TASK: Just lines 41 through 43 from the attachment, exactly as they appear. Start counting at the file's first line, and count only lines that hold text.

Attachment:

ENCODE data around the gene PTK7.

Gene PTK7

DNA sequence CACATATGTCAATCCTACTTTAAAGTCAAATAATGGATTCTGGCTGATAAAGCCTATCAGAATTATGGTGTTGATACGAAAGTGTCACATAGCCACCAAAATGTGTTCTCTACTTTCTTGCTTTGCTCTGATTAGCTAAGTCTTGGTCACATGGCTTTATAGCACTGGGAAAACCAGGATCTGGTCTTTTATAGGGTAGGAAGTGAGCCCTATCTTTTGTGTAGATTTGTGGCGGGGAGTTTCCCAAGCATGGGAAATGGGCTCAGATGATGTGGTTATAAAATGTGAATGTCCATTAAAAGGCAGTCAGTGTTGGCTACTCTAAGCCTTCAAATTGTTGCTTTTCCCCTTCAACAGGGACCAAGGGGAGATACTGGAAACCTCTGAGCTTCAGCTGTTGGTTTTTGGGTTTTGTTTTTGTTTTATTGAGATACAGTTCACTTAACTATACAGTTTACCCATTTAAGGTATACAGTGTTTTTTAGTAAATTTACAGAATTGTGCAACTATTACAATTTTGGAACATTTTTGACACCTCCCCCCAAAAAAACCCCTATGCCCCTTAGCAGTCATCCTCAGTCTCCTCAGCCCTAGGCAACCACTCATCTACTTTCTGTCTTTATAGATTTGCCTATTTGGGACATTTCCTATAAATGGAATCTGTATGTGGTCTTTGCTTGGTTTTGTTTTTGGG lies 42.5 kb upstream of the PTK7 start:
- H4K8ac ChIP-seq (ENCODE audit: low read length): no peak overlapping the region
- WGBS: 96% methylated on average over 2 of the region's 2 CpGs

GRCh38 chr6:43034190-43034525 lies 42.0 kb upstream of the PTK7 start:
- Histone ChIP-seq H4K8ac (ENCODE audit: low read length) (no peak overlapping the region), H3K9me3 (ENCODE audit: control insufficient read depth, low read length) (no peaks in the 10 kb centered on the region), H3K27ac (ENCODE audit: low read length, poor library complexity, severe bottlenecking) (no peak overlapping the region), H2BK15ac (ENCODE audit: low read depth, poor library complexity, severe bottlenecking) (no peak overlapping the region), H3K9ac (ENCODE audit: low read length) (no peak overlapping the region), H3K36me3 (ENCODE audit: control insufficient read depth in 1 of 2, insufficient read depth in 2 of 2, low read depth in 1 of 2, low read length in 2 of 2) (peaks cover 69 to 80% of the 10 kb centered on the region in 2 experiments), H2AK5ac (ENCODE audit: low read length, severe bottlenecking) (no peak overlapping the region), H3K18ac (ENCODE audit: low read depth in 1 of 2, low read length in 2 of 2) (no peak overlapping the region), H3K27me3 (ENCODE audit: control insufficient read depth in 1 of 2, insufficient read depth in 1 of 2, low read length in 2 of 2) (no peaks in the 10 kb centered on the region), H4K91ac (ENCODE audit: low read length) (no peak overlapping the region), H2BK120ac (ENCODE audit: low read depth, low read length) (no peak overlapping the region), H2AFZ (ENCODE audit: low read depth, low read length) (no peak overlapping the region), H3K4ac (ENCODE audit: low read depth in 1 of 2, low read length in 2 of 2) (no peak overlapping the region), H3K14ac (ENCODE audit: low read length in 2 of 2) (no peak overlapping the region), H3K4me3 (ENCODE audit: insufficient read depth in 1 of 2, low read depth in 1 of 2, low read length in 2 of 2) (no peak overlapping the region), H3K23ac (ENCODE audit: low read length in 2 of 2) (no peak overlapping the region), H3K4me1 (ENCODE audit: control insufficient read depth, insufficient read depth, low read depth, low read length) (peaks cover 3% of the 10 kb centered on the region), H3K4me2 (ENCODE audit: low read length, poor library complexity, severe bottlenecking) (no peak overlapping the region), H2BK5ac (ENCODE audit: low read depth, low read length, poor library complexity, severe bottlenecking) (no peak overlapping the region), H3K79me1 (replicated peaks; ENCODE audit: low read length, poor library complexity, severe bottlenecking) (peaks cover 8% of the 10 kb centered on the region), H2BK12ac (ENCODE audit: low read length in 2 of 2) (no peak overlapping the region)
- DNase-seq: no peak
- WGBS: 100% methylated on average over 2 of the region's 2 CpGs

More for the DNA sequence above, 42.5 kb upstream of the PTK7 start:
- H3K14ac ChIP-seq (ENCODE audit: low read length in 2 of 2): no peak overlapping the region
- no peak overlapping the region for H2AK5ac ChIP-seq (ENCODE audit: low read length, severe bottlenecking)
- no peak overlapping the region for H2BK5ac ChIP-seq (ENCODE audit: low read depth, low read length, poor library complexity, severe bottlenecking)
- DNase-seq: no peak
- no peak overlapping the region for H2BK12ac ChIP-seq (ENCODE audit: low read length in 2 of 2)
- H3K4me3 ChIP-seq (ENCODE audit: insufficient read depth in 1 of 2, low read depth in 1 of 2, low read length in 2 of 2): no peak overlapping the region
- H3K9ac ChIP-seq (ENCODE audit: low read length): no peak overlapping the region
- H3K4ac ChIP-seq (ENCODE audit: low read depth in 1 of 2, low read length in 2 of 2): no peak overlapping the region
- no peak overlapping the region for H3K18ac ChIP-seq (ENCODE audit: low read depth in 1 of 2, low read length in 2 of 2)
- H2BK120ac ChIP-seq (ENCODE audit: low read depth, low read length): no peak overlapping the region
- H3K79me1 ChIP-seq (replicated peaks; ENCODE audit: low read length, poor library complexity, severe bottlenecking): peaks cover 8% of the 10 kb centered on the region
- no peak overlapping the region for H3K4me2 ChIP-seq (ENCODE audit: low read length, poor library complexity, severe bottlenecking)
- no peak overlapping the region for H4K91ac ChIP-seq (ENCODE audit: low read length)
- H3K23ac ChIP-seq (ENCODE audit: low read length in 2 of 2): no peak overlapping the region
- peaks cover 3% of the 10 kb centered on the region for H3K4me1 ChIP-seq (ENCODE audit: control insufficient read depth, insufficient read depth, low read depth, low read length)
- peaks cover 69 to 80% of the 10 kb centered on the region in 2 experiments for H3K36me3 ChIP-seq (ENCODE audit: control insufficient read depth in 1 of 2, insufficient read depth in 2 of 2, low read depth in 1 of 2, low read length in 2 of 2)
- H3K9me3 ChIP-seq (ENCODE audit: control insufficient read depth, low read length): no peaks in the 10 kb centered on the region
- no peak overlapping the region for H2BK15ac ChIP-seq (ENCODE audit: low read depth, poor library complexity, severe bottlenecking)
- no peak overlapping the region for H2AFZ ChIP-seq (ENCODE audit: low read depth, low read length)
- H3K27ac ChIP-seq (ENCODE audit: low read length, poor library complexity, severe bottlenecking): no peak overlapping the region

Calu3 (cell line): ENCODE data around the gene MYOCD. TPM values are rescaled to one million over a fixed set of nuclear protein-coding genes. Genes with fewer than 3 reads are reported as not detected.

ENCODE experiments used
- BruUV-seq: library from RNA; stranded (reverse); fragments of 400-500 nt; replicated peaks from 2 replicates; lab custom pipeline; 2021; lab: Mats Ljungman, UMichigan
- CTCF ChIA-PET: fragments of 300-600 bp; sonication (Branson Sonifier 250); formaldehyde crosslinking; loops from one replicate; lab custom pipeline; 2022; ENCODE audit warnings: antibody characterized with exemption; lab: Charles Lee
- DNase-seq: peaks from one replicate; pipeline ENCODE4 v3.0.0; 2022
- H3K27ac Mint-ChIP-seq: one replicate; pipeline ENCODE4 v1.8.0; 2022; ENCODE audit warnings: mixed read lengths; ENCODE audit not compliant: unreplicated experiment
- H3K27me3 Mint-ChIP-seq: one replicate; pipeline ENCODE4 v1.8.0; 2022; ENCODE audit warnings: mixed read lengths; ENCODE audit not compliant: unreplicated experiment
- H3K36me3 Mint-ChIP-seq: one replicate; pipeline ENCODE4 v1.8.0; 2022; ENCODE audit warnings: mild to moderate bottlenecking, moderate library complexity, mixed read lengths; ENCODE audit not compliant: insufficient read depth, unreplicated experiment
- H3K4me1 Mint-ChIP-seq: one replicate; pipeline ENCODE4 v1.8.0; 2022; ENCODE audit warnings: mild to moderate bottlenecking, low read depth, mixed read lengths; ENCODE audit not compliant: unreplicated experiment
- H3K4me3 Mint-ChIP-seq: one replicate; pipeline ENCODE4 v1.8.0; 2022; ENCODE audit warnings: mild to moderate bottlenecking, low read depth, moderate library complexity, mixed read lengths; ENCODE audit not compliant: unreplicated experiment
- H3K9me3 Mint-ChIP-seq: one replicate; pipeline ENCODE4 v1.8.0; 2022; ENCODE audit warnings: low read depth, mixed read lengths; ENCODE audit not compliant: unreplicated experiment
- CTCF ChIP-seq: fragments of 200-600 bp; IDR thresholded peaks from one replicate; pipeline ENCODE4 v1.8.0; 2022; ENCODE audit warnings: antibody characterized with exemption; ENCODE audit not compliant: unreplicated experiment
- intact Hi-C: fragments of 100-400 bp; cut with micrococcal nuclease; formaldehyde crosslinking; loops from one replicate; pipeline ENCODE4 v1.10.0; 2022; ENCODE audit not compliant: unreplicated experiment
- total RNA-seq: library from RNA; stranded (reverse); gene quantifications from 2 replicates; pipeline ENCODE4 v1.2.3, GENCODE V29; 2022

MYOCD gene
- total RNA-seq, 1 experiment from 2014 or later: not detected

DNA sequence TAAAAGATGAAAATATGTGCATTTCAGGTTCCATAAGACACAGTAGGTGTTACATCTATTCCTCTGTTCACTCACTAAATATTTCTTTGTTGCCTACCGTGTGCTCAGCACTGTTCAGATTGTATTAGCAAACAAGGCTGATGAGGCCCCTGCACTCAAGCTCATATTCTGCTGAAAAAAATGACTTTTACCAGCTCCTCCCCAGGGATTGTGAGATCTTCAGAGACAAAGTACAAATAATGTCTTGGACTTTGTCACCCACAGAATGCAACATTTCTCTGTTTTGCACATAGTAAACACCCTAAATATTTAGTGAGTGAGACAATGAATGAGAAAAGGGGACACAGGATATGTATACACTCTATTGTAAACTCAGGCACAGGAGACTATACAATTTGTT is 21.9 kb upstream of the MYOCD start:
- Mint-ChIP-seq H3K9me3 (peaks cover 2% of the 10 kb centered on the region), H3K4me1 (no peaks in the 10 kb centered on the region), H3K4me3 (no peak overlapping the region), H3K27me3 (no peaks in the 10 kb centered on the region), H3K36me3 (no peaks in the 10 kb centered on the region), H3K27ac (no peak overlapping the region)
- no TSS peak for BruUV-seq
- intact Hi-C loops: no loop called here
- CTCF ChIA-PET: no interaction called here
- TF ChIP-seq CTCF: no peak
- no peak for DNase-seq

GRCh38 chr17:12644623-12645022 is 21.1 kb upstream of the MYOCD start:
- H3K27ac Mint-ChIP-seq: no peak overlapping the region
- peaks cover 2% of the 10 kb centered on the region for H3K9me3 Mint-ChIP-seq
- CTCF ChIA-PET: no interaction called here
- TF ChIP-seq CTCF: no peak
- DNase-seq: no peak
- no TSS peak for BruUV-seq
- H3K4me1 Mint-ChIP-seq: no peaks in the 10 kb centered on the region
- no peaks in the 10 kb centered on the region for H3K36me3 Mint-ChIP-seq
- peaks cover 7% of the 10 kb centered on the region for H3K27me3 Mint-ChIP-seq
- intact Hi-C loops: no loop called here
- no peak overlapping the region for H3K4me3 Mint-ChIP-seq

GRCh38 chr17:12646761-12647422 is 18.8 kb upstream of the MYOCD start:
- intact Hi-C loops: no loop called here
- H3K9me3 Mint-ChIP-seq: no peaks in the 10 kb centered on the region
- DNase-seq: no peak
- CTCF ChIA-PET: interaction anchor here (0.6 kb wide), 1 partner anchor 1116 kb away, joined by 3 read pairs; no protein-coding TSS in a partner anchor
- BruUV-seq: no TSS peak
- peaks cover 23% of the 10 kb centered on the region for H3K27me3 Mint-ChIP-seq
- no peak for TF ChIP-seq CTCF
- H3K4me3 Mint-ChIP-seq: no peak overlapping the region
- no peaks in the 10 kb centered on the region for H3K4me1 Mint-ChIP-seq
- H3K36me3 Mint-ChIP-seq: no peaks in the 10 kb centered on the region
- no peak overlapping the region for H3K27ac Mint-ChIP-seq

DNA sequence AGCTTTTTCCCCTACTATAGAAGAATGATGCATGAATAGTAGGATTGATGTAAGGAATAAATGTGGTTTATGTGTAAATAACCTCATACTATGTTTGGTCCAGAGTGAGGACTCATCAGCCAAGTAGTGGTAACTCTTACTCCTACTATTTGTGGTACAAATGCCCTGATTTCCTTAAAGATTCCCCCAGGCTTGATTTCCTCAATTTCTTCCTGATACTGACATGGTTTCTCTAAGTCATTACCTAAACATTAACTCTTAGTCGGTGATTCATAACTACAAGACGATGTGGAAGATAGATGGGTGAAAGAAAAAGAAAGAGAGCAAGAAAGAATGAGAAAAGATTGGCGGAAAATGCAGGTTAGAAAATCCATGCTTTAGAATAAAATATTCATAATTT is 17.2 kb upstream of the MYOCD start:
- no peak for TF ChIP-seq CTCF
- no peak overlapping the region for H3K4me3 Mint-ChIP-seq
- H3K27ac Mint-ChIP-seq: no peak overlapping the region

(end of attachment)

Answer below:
- H3K9me3 Mint-ChIP-seq: one replicate; pipeline ENCODE4 v1.8.0; 2022; ENCODE audit warnings: low read depth, mixed read lengths; ENCODE audit not compliant: unreplicated experiment
- CTCF ChIP-seq: fragments of 200-600 bp; IDR thresholded peaks from one replicate; pipeline ENCODE4 v1.8.0; 2022; ENCODE audit warnings: antibody characterized with exemption; ENCODE audit not compliant: unreplicated experiment
- intact Hi-C: fragments of 100-400 bp; cut with micrococcal nuclease; formaldehyde crosslinking; loops from one replicate; pipeline ENCODE4 v1.10.0; 2022; ENCODE audit not compliant: unreplicated experiment